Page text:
Why the ‘right’ breed can earn you more money

If you’re an aspiring cattle farmer wanting to gain access to the lucrative feedlot market, it’s best to start off with a proper beef breed and ensure that the cows are serviced by good-quality bulls, says Shane Brody.

Why the ‘right’ breed can earn you more money
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Certain breeds or crossbred animals are not generally viewed as ‘beef animals’. While such cattle can still be grown into slaughter animals, they will not fetch anything close to what is paid for typical beef breeds on the market. This is due to carcass weight, carcass conformation (shape), fat distribution, and other factors.

Some of these breeds may be purebred (lighter frame type) Nguni cattle, dairy breed crosses, or even genetically poor pure beef-type animals. Even a well-bred beef animal that is very thin due to poor nutrition will not fetch a high price.

This is not to say that all farmers keeping Nguni-type cattle should get rid of them! These animals do have benefits if farmed in harsher environments and climates that largely prevent the farming of genuine beef breeds such as Angus and Hereford.

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Various options
If you farm in such an area and keep Ngunis or Nguni crosses, it’s probably unwise to farm for the feedlot/weaner calf market, as these markets discriminate against breeds such as Nguni and most of the dairy breeds.

You always have the option, however, of growing your cattle into adult slaughter animals. If fat and heavy enough, these will fetch fair to good prices on the red meat slaughter markets. The only issue with growing oxen out to adults is that this can take a few years, which will affect your cash flow.

However, if you are farming good beef animals to supply the weaner market, you can sell your crop of calves each year at between eight and 10 months of age. This will give you an annual income that will help cover running costs and other expenses.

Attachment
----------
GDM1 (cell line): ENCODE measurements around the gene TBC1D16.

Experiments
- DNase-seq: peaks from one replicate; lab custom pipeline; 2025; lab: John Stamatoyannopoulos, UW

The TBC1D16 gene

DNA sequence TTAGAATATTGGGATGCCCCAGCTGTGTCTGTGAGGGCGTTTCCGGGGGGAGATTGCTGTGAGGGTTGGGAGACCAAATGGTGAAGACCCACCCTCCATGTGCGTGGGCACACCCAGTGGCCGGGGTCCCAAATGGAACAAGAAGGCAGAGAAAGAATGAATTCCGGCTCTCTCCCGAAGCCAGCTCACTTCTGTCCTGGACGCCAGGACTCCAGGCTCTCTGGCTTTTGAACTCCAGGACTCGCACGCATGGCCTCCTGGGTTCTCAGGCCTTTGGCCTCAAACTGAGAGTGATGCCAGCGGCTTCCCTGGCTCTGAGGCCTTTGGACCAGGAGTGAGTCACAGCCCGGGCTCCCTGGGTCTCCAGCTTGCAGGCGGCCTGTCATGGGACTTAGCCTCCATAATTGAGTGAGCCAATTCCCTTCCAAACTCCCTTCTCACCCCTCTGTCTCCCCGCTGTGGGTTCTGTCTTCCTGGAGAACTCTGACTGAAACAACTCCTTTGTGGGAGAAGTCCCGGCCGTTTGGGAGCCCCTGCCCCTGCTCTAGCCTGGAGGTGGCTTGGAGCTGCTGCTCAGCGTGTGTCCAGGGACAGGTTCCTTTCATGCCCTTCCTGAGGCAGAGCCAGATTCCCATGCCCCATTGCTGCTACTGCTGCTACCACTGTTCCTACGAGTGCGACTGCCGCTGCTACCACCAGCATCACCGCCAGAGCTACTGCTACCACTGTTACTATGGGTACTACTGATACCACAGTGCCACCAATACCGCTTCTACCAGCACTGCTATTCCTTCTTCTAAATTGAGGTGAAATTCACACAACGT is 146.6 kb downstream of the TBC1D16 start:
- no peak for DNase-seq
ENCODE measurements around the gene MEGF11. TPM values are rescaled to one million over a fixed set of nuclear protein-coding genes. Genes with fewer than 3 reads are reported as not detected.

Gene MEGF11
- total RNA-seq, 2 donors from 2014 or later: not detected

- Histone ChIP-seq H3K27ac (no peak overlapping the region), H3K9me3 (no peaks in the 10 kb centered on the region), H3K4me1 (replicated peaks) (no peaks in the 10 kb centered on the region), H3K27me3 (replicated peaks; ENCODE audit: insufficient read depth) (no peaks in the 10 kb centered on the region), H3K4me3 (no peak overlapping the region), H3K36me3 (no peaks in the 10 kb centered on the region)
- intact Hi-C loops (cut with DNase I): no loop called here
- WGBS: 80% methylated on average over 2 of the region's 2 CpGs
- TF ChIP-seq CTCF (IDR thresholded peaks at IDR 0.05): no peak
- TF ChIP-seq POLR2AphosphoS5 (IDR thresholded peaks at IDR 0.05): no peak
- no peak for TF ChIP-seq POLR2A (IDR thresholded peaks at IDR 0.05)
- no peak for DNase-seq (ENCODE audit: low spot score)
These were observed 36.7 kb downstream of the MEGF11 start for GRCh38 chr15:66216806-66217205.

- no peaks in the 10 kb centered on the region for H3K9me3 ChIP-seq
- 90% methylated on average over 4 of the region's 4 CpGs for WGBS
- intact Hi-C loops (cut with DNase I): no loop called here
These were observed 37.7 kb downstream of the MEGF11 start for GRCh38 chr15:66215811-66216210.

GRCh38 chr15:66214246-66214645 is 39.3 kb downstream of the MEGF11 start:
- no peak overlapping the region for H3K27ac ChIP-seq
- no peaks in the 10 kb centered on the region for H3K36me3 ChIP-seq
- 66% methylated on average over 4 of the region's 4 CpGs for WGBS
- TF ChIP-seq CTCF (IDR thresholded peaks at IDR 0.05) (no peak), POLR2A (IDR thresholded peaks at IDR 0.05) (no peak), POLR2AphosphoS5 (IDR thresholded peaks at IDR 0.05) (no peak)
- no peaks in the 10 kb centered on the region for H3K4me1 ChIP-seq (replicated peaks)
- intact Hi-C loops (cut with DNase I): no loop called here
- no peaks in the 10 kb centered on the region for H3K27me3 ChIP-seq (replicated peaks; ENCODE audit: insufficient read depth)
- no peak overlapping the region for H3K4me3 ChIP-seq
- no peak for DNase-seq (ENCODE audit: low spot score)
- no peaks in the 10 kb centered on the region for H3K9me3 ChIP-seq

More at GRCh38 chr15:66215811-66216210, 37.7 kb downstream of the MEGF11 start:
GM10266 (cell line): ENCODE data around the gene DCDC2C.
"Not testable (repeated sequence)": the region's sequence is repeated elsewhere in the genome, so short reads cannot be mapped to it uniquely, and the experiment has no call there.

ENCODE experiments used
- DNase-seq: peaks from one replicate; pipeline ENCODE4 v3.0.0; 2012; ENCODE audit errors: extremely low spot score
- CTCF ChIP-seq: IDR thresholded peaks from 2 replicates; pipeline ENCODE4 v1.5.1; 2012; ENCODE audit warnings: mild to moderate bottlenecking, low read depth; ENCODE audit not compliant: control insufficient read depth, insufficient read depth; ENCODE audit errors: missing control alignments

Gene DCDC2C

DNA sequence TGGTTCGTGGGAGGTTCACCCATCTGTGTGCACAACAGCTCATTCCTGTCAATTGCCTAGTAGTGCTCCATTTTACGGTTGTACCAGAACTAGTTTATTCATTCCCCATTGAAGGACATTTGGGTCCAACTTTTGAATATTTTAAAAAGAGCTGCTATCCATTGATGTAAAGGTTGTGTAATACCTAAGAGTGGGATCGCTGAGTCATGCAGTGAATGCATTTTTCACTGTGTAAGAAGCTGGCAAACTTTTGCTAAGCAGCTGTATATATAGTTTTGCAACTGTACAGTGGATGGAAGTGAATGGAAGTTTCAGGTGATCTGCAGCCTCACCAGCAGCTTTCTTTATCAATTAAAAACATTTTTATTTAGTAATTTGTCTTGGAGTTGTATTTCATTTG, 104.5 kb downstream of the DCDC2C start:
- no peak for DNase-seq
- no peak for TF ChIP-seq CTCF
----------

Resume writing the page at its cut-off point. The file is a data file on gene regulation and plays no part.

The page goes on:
The problem with farming beef calves in a communal setting is that there are seldom set breeding programmes, and bulls of all breeds often walk permanently with the cows. This means that even a poorly bred Nguni bull can inseminate your good-quality breeding cows, which will later lead to lower-priced calves.

You need to discuss as a community how to keep bulls away from cows so that you can:
breed calves of a similar age; exclude poor-quality bulls from the communal herd; ensure that calves are not born during times of the year when there are grass shortages.

It’s difficult to sell calves of greatly differing ages and sizes to the feedlot market.
Calves of similar appearance generally command better prices.

Communal farmers don’t always record when calves are born and thus lose track of their ages. This can be a problem, because as soon as calves start to show signs of cutting their first two adult teeth, they are no longer regarded as weaner calves and feedlots will not pay the aforementioned prices.

So, depending on the size and condition of your calves, consider weaning and marketing them at between eight and 10 months of age. You could wean calves as light as 170kg or 180kg, but I wouldn’t wean at a lighter weight than this. Neither would I wait longer than 12 months.

Tattoos and brands
Feedlots will reduce the price if calves are poorly branded (and the law says that they must be marked by six months of age). Rather consider tattooing your calves with your registered mark on the inner ear. Your local farmers’ co-op keeps tattooing equipment and can explain to you how the tattooing is done.

Two-tooth and older cattle must be clearly branded with a branding iron.

To track the ages of your calves, attach an ear tag to each animal within the first or second week of birth and write the date of birth clearly on it.

A final point: feedlots prefer to buy large quantities at a time. If you only have a few calves, join up with other farmers who have calves of a similar age and quality, and sell them together. Feedlot buyers normally look to buy at least 15 to 20 calves at a time.

Shane Brody is involved in an outreach programme aimed at transferring skills to communal farmers.